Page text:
Environmental Science and Engineering Seminar in Conjunction with the Young Investigators Lecture Series sponsored by the Caltech Division of Engineering & Applied Science

Wednesday March 8, 2017 4:00 PM

Bioelectrochemical Systems (BESs) for Energy Recovery from Wastewater

Speaker: Christine Dykstra, School of Civil and Environmental Engineering, Georgia Institute of Technology
Location: South Mudd 365

The paradigm of wastewater treatment is changing from one of mere contaminant removal to one of resource and energy recovery. In order for Water Resource Recovery Facilities (WRRFs) to achieve net-zero energy status, new treatment technologies are required. One promising new means of energy recovery is bioelectrochemical system (BES) technology, which uses microorganisms to catalyze oxidation and/or reduction reactions at solid electrodes to take advantage of the flow of electrons from anode to cathode. This seminar will describe BES applications including microbial fuel cells (MFCs), microbial electrolysis cells (MECs) and microbial electrosynthesis cells (MESs), and explore how wastewater treatment may be revolutionized with BES technology. Original research results will be presented on BES conversion of carbon dioxide (CO2) to methane (CH4) for the production of carbon-neutral fuel from CO2 generated during wastewater treatment. While anaerobic digestion is currently used to recover heat and/or energy from the breakdown of high-strength wastewater, the produced biogas (a mixture of CO2, CH4 and trace gases) contains 25-45% CO2, lowering the biogas energy content. BES technology is able to upgrade anaerobic digestion biogas by using Archaea to catalyze the reduction of CO2 to CH4 at the cathode, while wastewater is oxidized by exoelectrogenic Bacteria at the anode. Batch studies conducted at an applied voltage of 0.8 V (vs. SHE) were capable of producing natural-gas quality biogas (>97% CH4). Furthermore, the addition of zero valent iron improved biocathode performance and assisted in the removal of sulfide, a highly-corrosive gas present in raw biogas. Significant advantages of BES biogas upgrading over traditional methods include less energy input, greater net energy recovery and the potential for simultaneous treatment of wastewater in the anode. However, BES technology is still in the early stages of development and challenges remain; thus, the future and outlook of BES application to wastewater energy recovery will be discussed.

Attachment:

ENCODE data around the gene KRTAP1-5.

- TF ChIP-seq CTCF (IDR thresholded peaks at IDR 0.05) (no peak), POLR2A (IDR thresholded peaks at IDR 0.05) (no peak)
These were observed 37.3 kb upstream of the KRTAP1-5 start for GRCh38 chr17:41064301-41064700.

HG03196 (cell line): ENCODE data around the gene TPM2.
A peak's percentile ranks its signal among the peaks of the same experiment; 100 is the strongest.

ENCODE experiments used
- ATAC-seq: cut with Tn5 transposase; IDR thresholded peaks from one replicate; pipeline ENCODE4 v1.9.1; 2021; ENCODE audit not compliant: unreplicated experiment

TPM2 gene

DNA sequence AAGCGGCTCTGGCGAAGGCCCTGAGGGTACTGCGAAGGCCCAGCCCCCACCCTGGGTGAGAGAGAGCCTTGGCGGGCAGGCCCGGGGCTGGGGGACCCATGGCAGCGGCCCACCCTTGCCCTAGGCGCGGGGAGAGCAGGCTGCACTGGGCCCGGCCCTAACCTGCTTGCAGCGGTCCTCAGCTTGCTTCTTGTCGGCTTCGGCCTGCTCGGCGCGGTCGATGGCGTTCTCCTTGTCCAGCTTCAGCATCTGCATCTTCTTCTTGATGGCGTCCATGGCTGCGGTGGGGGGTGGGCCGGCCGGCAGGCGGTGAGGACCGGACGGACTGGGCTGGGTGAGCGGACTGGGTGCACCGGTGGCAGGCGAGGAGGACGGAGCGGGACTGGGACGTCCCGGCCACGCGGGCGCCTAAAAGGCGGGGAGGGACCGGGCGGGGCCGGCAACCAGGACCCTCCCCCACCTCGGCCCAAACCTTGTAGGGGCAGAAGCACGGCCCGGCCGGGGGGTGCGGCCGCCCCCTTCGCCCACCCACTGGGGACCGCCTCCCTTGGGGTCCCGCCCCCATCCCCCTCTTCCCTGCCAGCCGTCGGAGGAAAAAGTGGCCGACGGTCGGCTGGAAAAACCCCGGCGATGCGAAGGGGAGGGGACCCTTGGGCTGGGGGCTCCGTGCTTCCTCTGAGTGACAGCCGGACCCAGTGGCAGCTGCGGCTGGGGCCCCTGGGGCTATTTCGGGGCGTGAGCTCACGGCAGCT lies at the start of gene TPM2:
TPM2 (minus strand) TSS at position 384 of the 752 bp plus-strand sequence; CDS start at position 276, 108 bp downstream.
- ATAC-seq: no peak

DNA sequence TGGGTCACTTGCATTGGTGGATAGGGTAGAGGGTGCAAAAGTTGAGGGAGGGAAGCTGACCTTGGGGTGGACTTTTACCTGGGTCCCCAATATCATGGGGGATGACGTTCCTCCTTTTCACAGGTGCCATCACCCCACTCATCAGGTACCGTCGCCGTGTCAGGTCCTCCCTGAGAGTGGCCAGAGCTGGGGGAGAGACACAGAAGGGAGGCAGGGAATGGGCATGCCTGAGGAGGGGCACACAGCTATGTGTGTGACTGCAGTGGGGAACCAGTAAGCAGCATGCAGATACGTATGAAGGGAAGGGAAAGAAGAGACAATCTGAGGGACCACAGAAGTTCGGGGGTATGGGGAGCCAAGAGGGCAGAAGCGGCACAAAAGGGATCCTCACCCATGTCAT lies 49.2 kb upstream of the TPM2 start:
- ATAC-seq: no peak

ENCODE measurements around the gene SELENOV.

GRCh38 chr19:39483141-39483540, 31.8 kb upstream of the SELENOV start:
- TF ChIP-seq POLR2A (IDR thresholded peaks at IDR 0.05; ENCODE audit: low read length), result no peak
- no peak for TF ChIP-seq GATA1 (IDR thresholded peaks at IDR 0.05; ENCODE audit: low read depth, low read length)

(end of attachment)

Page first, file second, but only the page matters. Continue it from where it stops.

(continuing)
Series Environmental Science and Engineering Seminar

Contact: Kathy Young at 626-395-8732 katyoung@gps.caltech.edu